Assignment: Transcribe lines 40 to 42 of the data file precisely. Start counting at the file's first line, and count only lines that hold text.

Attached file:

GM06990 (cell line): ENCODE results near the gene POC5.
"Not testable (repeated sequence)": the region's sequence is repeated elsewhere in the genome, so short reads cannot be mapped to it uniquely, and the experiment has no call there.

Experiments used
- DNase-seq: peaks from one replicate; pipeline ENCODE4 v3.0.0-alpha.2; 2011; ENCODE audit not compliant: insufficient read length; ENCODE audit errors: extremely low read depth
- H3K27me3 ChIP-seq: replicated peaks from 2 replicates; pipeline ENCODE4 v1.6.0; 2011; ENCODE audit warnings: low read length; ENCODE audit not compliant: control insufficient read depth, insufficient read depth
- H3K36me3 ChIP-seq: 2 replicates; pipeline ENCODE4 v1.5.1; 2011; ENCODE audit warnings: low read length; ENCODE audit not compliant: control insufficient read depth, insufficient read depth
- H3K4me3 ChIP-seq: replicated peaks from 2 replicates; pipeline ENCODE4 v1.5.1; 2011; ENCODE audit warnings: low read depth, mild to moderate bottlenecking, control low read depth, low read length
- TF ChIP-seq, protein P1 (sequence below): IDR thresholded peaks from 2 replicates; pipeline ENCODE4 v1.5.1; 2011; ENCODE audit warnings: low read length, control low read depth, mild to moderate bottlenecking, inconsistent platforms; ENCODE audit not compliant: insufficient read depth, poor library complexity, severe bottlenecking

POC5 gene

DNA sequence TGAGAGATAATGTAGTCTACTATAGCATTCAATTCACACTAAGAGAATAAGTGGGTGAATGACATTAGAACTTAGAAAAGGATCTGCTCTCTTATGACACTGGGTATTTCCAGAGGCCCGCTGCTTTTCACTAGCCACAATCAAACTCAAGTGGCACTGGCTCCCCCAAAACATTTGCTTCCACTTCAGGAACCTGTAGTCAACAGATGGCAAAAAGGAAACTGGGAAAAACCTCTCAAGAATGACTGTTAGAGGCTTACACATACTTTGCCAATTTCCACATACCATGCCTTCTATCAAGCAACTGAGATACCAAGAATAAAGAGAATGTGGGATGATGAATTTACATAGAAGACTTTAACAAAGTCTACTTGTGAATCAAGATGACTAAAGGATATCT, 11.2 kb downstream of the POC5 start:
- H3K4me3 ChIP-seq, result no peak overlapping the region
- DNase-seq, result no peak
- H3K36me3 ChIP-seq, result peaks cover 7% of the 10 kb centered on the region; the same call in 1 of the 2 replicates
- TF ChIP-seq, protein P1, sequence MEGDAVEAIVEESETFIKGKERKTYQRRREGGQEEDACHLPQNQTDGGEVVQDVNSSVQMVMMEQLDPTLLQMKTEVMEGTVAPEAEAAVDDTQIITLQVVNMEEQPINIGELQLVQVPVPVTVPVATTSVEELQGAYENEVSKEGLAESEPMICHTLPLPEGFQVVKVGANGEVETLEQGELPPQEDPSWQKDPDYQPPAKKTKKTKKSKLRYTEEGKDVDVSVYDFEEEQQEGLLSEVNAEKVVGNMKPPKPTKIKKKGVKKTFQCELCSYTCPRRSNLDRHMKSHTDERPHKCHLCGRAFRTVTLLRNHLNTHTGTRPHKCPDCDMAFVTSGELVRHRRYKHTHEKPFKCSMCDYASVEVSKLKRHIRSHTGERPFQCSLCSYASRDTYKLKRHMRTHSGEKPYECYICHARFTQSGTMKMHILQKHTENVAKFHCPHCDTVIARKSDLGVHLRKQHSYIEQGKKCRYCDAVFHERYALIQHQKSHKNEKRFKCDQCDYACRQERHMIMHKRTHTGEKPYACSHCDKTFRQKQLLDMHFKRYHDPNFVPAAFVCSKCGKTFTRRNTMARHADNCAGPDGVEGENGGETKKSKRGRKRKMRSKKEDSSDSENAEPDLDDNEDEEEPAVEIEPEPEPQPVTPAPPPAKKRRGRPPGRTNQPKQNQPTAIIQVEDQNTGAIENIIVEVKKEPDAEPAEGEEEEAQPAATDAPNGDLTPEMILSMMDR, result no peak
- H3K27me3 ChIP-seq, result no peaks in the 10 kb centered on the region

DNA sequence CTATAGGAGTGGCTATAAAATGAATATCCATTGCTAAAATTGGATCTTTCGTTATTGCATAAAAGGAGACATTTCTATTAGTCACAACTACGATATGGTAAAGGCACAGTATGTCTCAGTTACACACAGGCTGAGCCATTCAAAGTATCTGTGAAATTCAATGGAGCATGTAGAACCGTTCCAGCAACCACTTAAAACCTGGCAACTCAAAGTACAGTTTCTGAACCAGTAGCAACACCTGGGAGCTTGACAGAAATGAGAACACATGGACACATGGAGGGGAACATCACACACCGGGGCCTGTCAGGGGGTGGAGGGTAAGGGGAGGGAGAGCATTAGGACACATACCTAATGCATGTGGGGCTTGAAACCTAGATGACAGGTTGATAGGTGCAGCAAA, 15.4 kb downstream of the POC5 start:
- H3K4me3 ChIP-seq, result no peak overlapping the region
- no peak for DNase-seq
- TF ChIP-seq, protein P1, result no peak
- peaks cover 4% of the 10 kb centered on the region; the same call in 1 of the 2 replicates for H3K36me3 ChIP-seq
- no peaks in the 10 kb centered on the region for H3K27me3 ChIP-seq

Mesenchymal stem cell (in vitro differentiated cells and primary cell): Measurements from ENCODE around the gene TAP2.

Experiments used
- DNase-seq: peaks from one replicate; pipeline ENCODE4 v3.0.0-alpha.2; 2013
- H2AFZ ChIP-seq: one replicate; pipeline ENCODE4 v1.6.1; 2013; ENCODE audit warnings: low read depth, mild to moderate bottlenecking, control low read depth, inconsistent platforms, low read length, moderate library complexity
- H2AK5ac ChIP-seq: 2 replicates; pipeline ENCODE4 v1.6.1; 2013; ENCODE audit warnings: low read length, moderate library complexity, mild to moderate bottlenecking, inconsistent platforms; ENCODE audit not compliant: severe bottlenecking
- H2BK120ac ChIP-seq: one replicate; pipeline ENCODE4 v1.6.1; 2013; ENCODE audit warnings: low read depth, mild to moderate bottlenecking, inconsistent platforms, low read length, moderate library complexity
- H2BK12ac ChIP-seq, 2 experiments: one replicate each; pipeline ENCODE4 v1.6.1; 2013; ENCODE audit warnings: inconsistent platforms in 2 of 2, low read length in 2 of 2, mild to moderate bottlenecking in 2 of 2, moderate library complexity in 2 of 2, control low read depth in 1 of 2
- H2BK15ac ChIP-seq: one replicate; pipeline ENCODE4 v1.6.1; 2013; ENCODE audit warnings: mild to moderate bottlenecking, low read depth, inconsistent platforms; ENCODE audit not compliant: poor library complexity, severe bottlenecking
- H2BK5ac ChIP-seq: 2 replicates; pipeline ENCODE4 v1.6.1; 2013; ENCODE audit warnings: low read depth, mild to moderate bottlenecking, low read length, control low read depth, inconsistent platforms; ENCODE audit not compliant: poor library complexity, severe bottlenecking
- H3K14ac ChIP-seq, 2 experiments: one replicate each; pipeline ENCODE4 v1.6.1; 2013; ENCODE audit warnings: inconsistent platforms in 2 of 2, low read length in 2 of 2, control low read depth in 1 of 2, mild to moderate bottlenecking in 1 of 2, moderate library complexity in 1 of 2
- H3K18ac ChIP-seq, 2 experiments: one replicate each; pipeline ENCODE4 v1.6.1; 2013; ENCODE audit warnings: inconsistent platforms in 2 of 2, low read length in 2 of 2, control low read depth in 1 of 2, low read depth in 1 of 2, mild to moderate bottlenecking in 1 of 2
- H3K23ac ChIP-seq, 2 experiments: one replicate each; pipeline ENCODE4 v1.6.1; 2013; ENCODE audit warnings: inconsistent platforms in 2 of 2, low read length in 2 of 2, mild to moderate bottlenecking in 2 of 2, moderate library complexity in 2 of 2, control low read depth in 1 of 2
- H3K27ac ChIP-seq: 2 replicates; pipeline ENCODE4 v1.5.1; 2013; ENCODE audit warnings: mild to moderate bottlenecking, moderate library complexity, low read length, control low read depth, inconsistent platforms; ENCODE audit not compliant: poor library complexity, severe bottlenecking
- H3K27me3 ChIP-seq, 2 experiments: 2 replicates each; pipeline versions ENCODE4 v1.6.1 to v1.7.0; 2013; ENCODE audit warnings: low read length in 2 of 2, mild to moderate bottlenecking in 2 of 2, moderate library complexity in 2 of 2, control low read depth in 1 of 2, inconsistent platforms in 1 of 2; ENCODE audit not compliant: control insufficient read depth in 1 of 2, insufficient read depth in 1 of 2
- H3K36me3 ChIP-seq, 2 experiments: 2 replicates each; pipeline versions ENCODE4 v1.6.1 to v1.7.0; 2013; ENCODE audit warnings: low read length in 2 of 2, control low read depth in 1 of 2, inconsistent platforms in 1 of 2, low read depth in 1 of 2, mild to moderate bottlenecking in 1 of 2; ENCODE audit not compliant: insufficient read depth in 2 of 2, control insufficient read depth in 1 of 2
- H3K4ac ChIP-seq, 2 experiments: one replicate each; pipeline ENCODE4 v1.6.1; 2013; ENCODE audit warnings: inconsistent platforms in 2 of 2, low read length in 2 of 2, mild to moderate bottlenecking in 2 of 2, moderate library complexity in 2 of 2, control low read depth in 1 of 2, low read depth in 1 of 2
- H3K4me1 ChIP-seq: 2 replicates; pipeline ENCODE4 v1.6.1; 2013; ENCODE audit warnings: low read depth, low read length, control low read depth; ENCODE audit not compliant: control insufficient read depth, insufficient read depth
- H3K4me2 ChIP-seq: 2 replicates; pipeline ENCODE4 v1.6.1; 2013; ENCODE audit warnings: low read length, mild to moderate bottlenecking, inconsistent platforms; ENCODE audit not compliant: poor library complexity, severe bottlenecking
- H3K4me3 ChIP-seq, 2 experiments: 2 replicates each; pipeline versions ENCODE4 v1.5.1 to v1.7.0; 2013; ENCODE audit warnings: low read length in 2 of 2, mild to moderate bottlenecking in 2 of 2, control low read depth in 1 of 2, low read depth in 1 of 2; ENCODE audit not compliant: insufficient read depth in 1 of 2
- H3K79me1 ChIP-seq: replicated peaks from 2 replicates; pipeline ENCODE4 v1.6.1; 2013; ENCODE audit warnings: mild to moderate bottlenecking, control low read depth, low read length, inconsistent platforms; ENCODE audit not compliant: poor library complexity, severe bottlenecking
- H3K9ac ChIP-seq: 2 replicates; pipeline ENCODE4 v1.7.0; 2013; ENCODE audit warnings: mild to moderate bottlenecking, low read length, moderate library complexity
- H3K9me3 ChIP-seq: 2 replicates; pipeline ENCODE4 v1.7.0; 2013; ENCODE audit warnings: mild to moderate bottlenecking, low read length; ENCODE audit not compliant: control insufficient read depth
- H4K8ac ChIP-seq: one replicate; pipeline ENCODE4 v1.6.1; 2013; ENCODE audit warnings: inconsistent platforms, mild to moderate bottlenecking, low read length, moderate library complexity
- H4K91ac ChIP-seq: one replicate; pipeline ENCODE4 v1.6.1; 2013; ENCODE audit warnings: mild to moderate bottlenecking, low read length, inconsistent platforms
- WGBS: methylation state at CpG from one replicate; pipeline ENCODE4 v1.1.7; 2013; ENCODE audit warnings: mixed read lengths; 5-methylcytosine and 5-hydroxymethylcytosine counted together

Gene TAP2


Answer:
- H3K4me3 ChIP-seq, 2 experiments: 2 replicates each; pipeline versions ENCODE4 v1.5.1 to v1.7.0; 2013; ENCODE audit warnings: low read length in 2 of 2, mild to moderate bottlenecking in 2 of 2, control low read depth in 1 of 2, low read depth in 1 of 2; ENCODE audit not compliant: insufficient read depth in 1 of 2
- H3K79me1 ChIP-seq: replicated peaks from 2 replicates; pipeline ENCODE4 v1.6.1; 2013; ENCODE audit warnings: mild to moderate bottlenecking, control low read depth, low read length, inconsistent platforms; ENCODE audit not compliant: poor library complexity, severe bottlenecking
- H3K9ac ChIP-seq: 2 replicates; pipeline ENCODE4 v1.7.0; 2013; ENCODE audit warnings: mild to moderate bottlenecking, low read length, moderate library complexity